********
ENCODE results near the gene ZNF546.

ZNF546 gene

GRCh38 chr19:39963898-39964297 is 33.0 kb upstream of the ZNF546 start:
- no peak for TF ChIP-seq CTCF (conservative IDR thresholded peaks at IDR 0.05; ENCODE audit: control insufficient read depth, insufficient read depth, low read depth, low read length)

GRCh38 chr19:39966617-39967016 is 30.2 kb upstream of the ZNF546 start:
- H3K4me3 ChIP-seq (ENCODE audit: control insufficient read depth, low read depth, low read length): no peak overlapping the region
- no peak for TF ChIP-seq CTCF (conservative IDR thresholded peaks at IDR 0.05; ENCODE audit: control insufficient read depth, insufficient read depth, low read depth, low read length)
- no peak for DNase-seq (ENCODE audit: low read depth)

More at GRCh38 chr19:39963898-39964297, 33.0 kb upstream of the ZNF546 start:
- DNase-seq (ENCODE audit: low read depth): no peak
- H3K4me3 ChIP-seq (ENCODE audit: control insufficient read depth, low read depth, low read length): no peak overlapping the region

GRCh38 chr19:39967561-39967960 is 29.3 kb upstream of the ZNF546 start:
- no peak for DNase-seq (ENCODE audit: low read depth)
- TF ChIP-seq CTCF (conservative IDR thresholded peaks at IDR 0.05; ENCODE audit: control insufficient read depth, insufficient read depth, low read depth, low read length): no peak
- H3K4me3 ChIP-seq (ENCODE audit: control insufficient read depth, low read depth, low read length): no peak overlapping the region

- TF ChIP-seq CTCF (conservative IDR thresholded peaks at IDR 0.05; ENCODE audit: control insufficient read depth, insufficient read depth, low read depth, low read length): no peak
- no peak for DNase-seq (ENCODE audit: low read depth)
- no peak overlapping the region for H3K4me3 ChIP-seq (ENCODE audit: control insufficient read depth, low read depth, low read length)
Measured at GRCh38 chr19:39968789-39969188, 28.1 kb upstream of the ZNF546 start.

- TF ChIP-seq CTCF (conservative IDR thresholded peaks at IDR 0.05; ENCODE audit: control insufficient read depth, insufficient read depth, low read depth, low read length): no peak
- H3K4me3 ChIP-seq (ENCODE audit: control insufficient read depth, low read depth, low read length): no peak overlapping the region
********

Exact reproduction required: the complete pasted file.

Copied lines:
ENCODE results near the gene ZNF546.

ZNF546 gene

GRCh38 chr19:39963898-39964297 is 33.0 kb upstream of the ZNF546 start:
- no peak for TF ChIP-seq CTCF (conservative IDR thresholded peaks at IDR 0.05; ENCODE audit: control insufficient read depth, insufficient read depth, low read depth, low read length)

GRCh38 chr19:39966617-39967016 is 30.2 kb upstream of the ZNF546 start:
- H3K4me3 ChIP-seq (ENCODE audit: control insufficient read depth, low read depth, low read length): no peak overlapping the region
- no peak for TF ChIP-seq CTCF (conservative IDR thresholded peaks at IDR 0.05; ENCODE audit: control insufficient read depth, insufficient read depth, low read depth, low read length)
- no peak for DNase-seq (ENCODE audit: low read depth)

More at GRCh38 chr19:39963898-39964297, 33.0 kb upstream of the ZNF546 start:
- DNase-seq (ENCODE audit: low read depth): no peak
- H3K4me3 ChIP-seq (ENCODE audit: control insufficient read depth, low read depth, low read length): no peak overlapping the region

GRCh38 chr19:39967561-39967960 is 29.3 kb upstream of the ZNF546 start:
- no peak for DNase-seq (ENCODE audit: low read depth)
- TF ChIP-seq CTCF (conservative IDR thresholded peaks at IDR 0.05; ENCODE audit: control insufficient read depth, insufficient read depth, low read depth, low read length): no peak
- H3K4me3 ChIP-seq (ENCODE audit: control insufficient read depth, low read depth, low read length): no peak overlapping the region

- TF ChIP-seq CTCF (conservative IDR thresholded peaks at IDR 0.05; ENCODE audit: control insufficient read depth, insufficient read depth, low read depth, low read length): no peak
- no peak for DNase-seq (ENCODE audit: low read depth)
- no peak overlapping the region for H3K4me3 ChIP-seq (ENCODE audit: control insufficient read depth, low read depth, low read length)
Measured at GRCh38 chr19:39968789-39969188, 28.1 kb upstream of the ZNF546 start.

- TF ChIP-seq CTCF (conservative IDR thresholded peaks at IDR 0.05; ENCODE audit: control insufficient read depth, insufficient read depth, low read depth, low read length): no peak
- H3K4me3 ChIP-seq (ENCODE audit: control insufficient read depth, low read depth, low read length): no peak overlapping the region